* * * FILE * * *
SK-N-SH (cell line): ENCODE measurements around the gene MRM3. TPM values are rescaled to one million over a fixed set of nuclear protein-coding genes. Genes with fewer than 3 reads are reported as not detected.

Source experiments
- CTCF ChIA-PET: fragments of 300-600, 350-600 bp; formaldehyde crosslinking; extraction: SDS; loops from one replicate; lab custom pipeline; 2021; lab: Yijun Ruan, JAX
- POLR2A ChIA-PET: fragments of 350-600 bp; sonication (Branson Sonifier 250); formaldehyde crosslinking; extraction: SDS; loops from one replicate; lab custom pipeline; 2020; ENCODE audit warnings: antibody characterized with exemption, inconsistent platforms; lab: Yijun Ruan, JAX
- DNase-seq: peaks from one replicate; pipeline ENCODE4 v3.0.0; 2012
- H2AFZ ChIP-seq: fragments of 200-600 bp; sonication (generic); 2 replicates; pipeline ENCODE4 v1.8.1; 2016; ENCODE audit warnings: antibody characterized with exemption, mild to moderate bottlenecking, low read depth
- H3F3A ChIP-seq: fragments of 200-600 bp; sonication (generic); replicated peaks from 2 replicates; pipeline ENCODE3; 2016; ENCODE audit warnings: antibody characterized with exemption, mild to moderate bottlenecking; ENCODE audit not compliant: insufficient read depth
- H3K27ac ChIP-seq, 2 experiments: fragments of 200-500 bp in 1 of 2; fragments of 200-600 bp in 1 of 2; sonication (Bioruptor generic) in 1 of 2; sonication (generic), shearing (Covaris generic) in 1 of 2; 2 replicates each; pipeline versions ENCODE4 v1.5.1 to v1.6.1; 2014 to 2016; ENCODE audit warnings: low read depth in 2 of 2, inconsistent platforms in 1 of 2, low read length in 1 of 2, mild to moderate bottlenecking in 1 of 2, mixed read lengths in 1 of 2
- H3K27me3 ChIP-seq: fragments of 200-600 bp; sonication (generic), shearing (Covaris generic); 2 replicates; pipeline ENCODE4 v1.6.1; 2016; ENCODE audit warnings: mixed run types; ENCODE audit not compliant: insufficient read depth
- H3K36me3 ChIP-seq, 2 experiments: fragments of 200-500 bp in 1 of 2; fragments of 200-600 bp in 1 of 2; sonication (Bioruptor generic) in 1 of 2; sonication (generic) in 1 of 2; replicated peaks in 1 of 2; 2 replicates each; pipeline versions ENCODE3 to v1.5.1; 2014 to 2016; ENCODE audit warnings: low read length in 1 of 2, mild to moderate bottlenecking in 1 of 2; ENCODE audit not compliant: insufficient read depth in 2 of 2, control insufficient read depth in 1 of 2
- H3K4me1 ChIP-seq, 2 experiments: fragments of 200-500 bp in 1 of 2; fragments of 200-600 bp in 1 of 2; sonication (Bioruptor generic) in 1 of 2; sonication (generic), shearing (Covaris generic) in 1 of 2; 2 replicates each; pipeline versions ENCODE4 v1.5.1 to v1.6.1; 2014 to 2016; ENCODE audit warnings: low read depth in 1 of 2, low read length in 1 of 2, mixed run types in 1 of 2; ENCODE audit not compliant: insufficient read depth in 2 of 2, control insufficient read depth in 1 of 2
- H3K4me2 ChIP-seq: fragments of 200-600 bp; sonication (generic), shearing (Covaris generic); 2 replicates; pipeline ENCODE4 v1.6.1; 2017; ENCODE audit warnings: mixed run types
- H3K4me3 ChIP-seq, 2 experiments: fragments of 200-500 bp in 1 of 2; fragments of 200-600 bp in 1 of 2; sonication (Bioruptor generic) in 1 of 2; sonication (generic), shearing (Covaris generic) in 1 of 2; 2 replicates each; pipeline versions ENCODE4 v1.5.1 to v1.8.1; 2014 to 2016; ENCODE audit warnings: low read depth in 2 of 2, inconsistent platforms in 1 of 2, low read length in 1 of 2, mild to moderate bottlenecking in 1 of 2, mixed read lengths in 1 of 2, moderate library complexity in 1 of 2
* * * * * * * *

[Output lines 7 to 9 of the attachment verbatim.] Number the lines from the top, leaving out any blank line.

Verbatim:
- H3F3A ChIP-seq: fragments of 200-600 bp; sonication (generic); replicated peaks from 2 replicates; pipeline ENCODE3; 2016; ENCODE audit warnings: antibody characterized with exemption, mild to moderate bottlenecking; ENCODE audit not compliant: insufficient read depth
- H3K27ac ChIP-seq, 2 experiments: fragments of 200-500 bp in 1 of 2; fragments of 200-600 bp in 1 of 2; sonication (Bioruptor generic) in 1 of 2; sonication (generic), shearing (Covaris generic) in 1 of 2; 2 replicates each; pipeline versions ENCODE4 v1.5.1 to v1.6.1; 2014 to 2016; ENCODE audit warnings: low read depth in 2 of 2, inconsistent platforms in 1 of 2, low read length in 1 of 2, mild to moderate bottlenecking in 1 of 2, mixed read lengths in 1 of 2
- H3K27me3 ChIP-seq: fragments of 200-600 bp; sonication (generic), shearing (Covaris generic); 2 replicates; pipeline ENCODE4 v1.6.1; 2016; ENCODE audit warnings: mixed run types; ENCODE audit not compliant: insufficient read depth